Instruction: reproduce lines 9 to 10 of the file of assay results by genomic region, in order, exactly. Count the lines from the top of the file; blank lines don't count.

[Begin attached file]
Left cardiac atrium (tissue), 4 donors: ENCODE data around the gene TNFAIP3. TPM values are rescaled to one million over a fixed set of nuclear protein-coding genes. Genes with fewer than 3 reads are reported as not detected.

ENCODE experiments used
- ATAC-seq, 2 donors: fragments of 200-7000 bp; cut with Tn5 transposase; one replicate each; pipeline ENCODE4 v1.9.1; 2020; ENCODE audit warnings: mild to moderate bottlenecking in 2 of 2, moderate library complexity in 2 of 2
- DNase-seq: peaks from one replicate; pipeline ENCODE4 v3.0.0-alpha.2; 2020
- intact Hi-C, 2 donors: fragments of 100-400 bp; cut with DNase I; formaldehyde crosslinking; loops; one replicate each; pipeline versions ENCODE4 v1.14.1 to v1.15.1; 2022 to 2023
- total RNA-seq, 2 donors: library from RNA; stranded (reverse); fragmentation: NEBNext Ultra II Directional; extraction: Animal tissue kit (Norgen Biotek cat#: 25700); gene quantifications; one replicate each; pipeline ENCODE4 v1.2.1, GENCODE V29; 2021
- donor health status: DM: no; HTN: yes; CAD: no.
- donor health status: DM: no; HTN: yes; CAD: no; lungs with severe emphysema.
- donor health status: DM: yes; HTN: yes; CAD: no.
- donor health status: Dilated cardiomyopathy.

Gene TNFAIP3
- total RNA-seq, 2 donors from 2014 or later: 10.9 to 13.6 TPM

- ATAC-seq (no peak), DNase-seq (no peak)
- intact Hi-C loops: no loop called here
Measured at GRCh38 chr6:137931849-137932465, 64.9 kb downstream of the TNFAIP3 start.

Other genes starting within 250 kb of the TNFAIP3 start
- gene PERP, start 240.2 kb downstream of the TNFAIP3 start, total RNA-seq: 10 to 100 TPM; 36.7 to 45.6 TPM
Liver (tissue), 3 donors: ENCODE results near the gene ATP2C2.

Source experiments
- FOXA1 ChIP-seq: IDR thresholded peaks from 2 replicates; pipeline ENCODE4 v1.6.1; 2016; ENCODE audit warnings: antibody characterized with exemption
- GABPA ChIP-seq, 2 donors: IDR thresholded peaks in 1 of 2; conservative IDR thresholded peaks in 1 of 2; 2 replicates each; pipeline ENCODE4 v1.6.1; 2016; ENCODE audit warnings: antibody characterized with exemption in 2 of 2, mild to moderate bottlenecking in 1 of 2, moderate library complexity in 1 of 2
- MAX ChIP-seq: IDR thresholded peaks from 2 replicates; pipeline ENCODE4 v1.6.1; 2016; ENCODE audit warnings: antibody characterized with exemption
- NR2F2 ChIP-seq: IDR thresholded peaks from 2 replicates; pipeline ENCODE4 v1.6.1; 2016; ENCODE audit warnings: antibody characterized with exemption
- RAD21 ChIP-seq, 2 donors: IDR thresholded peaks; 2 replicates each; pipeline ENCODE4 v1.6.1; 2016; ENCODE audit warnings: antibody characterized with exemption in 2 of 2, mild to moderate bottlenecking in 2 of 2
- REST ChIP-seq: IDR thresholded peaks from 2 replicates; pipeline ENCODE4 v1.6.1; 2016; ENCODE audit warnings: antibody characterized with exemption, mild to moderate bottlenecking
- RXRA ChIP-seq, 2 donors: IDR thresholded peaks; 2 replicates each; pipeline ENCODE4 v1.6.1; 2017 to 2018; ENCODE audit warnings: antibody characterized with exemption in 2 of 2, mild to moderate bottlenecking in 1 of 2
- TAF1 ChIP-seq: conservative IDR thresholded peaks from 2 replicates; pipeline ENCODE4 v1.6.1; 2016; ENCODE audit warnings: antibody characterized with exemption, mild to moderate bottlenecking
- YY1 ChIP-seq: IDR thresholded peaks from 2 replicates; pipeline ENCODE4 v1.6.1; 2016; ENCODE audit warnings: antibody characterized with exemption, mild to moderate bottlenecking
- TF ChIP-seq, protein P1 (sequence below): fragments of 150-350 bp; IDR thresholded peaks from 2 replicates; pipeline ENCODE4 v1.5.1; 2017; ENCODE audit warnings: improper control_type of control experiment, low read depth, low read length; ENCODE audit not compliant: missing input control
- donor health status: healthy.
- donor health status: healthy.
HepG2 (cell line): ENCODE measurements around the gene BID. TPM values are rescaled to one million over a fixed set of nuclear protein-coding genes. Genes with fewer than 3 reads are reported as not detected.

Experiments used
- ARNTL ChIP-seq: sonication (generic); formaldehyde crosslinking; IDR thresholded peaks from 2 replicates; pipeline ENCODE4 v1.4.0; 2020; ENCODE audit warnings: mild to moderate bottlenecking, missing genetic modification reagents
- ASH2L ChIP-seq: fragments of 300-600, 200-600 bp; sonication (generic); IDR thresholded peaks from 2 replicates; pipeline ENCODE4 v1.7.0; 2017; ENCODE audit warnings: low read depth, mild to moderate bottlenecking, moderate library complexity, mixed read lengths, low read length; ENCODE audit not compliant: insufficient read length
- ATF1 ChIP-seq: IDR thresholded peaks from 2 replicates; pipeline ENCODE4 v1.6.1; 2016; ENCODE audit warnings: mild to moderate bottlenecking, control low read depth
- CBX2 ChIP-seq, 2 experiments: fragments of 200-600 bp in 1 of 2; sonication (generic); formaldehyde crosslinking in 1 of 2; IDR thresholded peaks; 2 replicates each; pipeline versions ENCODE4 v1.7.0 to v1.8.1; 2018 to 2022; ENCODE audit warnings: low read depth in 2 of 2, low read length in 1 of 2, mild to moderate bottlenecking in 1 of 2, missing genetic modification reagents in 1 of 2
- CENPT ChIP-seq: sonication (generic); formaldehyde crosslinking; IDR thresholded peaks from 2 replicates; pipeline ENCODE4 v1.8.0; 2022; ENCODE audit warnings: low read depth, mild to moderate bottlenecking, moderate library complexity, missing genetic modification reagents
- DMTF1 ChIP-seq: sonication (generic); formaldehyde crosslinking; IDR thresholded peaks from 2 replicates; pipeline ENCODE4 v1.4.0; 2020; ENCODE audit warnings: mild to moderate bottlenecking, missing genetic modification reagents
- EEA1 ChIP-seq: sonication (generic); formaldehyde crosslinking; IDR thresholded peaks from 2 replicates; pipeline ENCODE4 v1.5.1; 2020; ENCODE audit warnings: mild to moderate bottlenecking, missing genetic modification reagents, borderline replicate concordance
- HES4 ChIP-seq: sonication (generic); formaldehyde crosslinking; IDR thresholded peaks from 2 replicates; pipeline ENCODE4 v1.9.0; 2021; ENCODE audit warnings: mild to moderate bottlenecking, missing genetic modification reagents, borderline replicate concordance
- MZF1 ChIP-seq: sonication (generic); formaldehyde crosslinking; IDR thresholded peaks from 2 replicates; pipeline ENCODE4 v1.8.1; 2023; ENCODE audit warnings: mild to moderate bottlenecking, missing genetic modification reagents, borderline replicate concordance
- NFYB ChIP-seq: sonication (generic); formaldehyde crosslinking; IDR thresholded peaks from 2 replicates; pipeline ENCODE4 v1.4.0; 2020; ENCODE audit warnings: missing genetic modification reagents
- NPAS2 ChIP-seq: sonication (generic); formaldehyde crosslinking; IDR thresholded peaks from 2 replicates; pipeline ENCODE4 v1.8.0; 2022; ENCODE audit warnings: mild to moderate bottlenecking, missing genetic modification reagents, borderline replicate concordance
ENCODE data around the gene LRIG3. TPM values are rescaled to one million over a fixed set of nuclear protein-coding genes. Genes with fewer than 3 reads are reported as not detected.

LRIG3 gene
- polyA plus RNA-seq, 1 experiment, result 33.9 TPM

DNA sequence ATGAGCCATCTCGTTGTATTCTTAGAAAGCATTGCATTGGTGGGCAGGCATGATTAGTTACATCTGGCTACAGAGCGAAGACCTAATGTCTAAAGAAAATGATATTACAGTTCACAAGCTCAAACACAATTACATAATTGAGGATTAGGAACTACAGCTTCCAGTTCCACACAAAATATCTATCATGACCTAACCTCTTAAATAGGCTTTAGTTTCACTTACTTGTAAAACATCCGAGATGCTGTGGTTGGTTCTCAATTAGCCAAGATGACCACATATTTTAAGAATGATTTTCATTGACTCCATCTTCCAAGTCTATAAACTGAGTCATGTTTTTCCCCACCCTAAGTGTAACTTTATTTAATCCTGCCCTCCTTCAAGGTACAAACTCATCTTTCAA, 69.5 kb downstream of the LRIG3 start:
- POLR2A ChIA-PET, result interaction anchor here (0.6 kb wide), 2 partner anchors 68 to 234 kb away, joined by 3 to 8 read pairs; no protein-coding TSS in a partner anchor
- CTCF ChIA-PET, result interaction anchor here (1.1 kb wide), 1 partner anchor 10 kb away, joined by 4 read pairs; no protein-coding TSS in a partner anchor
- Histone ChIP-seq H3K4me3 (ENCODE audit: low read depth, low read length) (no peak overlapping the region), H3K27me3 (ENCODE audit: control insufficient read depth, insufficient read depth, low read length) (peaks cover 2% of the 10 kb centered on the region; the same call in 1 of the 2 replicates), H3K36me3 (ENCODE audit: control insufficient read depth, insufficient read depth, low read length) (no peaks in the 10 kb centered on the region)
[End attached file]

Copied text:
- donor health status: DM: yes; HTN: yes; CAD: no.
- donor health status: Dilated cardiomyopathy.